Yawning to the beat of cosy consensus

Jon Savage argues that such surveys ignore the influences - black, dance or indie - that make pop music exciting
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The Independent Online
THIS tie-up between Channel 4, HMV stores and Classic FM trumpets itself as the "most comprehensive survey of UK musical tastes ever undertaken", the result of more than 600,000 votes ("primarily through voting forms at HMV stores") cast over a period of a year. It is a perfect example of millennial datasmog: almost meaningless cross-media measurement as a hedge against an unknown future.

"Music of the Millennium" is above all a marketing device: read/hear/see the list, then go and ferret around in those big HMV dump bins. As a piece of social history, it is hardly Mass Observation; polling at megastores almost inevitably highlights the random shopper rather than the hardcore pop fan - the kind of person who will go to those specialist shops and likes all those funny kinds of music that never appear on lists like these. Then there is the problem of translating the private world of personal taste and/or obsession into the public arena of opinion polls - two quite different language systems. Faced with such a bald question - "Who is the best band in the world?" - most people fall back on a standard response. It's easier to find the common ground. There's no time and no room for anyone weird. Polls like these are an index of a society preoccupied by consensus.

The pop lists betray their origin in the twenty/thirty-something mainstream which leans almost exclusively to young white men with guitars. It is extraordinary how a musical form that was once so liberating - which made the Beatles, in Derek Taylor's phrase, "the greatest 20th century romance" - has become such a music industry hammerlock. Where are all the Afro- Caribbeans, Asians, black Americans? Where is the dance music? Where are the obscurities that provide the loam for each new pop explosion? Not here.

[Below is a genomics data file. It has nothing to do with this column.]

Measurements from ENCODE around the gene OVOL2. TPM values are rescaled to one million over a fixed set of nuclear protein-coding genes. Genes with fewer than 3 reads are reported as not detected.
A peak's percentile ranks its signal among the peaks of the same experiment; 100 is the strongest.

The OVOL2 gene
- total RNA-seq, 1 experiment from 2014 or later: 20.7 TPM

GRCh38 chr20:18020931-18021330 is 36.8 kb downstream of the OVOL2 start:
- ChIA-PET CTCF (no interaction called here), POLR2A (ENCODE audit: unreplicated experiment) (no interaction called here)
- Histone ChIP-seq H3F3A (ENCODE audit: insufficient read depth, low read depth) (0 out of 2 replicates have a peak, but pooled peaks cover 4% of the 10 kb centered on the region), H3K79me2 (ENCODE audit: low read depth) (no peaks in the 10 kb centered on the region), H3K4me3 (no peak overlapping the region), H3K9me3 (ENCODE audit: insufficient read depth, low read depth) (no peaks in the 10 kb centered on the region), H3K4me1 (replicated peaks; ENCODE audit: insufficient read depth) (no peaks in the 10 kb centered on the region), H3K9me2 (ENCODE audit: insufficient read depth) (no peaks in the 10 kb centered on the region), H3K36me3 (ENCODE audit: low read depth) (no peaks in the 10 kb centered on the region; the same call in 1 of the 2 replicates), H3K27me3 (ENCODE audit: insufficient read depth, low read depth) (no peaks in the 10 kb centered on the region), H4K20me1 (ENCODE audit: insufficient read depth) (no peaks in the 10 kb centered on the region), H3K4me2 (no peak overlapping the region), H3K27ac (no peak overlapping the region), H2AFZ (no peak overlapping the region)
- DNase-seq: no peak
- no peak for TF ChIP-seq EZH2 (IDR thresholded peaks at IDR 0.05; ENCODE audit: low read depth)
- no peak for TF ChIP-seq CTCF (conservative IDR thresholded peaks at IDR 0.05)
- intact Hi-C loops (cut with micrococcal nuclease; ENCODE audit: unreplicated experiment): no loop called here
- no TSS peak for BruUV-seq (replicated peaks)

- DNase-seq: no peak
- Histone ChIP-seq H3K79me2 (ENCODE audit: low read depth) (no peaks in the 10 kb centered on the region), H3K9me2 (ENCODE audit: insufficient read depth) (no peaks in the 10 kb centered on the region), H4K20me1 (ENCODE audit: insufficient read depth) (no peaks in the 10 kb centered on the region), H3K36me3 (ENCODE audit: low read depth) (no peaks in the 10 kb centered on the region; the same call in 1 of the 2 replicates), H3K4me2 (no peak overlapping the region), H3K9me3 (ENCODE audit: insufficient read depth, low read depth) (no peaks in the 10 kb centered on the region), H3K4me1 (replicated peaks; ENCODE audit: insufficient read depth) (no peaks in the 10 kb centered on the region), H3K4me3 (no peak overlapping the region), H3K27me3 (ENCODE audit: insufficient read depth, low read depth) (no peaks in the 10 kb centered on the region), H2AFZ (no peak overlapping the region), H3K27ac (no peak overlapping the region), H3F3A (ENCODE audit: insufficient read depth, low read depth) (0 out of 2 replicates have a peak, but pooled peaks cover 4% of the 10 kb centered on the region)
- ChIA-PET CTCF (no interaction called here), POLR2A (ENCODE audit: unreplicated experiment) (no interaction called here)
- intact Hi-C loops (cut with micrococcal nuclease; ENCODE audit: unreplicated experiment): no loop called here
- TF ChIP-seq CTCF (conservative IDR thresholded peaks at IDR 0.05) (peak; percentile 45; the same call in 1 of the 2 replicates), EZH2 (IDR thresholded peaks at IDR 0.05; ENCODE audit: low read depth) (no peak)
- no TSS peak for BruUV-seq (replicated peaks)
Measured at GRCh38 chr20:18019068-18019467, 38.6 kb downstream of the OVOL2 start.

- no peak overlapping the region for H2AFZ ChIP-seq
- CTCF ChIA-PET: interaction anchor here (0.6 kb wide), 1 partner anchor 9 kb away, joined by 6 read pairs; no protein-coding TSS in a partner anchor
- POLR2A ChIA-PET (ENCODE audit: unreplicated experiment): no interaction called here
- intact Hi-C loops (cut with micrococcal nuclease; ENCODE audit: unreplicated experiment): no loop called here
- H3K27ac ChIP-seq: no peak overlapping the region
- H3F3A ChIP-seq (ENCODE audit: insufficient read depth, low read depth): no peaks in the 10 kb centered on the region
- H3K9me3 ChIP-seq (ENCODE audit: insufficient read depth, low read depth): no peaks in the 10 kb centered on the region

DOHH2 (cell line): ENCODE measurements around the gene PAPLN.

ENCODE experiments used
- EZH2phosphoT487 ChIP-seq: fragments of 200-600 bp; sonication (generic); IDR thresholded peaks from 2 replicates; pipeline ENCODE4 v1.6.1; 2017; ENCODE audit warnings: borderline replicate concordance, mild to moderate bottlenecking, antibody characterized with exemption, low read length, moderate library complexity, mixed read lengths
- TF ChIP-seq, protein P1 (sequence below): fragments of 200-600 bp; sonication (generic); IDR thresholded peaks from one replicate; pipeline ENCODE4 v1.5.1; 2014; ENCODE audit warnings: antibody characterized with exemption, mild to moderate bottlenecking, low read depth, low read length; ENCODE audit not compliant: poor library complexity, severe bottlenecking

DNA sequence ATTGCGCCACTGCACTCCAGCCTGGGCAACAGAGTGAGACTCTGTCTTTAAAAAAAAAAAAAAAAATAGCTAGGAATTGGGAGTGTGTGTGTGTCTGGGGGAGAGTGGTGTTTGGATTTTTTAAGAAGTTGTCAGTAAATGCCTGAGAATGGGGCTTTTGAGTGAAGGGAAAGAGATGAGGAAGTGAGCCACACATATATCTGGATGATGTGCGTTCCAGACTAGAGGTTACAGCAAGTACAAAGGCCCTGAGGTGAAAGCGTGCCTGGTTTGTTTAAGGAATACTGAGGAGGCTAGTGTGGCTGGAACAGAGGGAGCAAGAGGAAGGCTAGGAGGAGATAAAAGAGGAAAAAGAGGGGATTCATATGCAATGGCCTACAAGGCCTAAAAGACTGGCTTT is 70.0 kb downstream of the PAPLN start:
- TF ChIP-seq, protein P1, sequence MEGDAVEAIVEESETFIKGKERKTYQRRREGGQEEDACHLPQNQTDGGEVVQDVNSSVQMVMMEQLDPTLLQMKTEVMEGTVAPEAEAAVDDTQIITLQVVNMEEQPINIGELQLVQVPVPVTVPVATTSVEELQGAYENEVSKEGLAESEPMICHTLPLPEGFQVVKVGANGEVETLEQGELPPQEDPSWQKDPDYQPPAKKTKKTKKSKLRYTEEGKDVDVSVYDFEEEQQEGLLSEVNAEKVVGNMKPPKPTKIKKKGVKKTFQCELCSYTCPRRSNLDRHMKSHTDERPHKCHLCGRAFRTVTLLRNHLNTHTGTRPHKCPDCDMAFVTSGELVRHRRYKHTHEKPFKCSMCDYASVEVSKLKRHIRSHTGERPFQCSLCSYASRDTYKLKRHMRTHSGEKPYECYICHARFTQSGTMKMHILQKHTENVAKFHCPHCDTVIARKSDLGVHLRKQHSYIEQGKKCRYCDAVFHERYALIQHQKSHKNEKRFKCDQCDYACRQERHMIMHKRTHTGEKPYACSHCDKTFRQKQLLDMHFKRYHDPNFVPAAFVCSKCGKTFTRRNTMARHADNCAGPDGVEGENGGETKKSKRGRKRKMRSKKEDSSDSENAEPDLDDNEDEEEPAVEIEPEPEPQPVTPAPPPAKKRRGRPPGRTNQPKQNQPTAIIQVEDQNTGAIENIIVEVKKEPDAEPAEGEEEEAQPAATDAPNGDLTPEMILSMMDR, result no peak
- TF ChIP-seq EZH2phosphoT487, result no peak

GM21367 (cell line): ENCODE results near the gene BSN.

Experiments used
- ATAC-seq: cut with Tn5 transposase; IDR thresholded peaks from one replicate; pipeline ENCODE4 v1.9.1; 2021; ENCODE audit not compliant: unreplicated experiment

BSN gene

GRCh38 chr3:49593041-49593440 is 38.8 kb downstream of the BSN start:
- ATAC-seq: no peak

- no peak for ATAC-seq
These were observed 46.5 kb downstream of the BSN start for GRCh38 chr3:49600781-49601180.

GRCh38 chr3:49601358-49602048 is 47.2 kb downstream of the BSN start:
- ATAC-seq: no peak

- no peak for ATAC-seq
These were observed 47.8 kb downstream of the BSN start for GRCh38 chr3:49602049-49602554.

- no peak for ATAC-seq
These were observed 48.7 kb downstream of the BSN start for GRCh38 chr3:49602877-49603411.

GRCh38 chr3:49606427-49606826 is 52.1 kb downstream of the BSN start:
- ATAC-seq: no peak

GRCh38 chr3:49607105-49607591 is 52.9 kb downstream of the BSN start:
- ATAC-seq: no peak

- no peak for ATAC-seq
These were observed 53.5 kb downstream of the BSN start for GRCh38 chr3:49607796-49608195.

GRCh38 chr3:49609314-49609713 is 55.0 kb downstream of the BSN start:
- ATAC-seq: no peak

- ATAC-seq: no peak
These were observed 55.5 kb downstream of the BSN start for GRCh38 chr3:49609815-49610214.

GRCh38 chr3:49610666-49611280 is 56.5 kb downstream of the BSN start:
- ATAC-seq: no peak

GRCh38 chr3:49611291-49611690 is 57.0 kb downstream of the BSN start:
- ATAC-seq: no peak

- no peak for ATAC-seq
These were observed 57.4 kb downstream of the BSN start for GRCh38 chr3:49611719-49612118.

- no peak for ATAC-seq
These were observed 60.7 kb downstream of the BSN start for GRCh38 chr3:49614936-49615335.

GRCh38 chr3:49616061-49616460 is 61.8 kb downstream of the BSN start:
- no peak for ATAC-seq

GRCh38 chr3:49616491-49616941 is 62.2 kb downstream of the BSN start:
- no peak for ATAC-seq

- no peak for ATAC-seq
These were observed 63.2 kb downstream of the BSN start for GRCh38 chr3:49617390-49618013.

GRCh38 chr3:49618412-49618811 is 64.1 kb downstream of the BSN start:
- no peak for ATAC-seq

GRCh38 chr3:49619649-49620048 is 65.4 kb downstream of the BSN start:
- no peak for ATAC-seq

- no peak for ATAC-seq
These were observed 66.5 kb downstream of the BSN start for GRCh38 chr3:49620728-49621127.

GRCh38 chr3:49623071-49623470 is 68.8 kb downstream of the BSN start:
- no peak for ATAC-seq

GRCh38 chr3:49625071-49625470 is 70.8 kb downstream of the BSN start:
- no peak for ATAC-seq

It's pointless to say whether or not the list is wrong - although there are some notable outrages - because to do so would give it more credence than it deserves. It's not about social history but taste: a kind of middle- brow, feelgood rock life fostered by the brandleader magazine Q, presenters such as Jo Whiley, BBC2's Later, even the broadsheets themselves. This view has become the dominant, cross-media language of pop: in its cosy smugness, the corporate commodification of music becomes complete.

Consensus creates exclusion zones; measurement is killing music. One of the reasons why a potentially fantastic event - the inevitability of the changes forced by the millennial deadline - has become such a bore is because it has been hijacked by this kind of marketing exercise. Within a couple of months, all of this will be irrelevant except as the morbid symptom of a class resisting change. Maybe then the music industry can get back to its proper job; to finding and developing new talent that reflects the full diversity of contemporary life, rather than some nostalgic netherworld. It's time for some outcast input.

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